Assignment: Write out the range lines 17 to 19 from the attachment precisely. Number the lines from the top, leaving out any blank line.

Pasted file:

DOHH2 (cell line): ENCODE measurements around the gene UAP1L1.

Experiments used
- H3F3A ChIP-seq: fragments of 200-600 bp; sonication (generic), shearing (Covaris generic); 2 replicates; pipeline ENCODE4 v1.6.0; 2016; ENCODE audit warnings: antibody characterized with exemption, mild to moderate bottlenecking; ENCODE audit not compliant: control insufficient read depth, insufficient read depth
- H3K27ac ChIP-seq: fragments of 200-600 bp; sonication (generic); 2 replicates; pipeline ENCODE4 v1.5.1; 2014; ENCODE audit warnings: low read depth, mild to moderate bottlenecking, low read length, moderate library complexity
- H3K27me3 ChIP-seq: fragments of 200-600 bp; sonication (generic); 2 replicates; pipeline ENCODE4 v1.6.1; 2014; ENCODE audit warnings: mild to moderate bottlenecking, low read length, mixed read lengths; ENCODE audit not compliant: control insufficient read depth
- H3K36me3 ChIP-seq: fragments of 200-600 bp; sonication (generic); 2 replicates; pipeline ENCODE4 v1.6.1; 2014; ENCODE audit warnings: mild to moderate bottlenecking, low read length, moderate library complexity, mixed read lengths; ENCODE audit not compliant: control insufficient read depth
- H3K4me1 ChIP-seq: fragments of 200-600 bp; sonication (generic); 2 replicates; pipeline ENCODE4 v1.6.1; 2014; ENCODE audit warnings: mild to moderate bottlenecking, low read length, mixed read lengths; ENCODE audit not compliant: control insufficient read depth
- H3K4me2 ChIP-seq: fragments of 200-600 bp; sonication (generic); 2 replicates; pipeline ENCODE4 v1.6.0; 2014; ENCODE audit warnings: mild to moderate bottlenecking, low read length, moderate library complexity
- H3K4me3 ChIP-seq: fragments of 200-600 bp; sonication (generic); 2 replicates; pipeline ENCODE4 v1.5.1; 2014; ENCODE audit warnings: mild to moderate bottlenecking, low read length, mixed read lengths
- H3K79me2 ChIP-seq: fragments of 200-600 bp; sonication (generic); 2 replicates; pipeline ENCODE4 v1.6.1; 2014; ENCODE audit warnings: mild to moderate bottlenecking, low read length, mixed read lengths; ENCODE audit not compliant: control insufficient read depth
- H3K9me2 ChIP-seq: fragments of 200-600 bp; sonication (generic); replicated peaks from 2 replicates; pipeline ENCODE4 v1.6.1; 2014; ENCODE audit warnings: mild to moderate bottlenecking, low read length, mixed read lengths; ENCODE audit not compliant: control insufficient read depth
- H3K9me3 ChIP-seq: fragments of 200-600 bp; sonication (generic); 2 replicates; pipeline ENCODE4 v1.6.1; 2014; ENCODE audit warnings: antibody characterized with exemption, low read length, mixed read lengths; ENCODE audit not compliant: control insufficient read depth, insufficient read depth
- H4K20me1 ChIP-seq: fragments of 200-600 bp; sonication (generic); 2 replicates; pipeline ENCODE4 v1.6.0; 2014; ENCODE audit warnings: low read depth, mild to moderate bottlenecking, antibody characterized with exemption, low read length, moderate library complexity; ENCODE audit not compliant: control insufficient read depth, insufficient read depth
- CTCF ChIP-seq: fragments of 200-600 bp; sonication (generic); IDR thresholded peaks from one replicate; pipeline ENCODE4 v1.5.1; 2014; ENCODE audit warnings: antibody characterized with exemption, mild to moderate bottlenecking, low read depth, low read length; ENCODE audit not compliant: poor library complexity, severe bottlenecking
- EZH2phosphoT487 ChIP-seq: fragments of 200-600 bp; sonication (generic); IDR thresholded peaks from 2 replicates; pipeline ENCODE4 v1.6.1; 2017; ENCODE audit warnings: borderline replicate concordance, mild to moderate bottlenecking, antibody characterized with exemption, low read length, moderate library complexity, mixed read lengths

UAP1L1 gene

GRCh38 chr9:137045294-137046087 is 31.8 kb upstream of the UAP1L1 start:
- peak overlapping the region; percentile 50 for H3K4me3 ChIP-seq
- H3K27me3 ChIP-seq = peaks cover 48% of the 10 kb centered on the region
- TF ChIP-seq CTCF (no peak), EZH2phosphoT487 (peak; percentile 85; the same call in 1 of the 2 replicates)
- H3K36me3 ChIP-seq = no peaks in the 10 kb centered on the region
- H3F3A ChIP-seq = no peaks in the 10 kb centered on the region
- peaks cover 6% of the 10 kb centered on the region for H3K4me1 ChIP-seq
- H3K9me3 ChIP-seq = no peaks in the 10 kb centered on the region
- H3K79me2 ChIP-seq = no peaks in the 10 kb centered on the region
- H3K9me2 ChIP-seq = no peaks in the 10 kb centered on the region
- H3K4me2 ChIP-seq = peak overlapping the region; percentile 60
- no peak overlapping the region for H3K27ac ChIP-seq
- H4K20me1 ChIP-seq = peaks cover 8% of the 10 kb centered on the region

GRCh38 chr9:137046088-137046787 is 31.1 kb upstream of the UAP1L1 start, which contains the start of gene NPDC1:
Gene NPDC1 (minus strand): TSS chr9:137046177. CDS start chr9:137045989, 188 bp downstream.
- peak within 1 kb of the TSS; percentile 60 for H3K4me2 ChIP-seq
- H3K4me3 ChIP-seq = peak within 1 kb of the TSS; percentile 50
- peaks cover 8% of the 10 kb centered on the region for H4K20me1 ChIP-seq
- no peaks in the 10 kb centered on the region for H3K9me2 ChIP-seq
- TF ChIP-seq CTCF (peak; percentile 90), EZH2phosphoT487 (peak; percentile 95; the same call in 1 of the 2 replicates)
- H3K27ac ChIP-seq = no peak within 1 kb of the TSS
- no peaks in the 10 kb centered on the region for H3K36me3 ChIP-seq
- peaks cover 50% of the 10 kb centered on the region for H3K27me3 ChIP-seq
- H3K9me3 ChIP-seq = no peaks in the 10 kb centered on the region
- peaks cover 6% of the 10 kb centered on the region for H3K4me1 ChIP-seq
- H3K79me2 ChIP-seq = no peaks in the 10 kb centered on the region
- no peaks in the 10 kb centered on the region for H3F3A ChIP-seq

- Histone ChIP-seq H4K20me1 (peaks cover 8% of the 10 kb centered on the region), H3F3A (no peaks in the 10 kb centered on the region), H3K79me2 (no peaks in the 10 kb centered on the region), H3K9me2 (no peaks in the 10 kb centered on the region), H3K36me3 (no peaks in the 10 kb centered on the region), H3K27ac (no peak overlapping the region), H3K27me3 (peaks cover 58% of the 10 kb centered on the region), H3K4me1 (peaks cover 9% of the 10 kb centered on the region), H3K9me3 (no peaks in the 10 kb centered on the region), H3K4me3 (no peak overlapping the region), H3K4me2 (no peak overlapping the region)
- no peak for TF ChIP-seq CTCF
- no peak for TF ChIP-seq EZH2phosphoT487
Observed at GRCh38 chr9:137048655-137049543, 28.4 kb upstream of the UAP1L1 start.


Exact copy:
GRCh38 chr9:137045294-137046087 is 31.8 kb upstream of the UAP1L1 start:
- peak overlapping the region; percentile 50 for H3K4me3 ChIP-seq
- H3K27me3 ChIP-seq = peaks cover 48% of the 10 kb centered on the region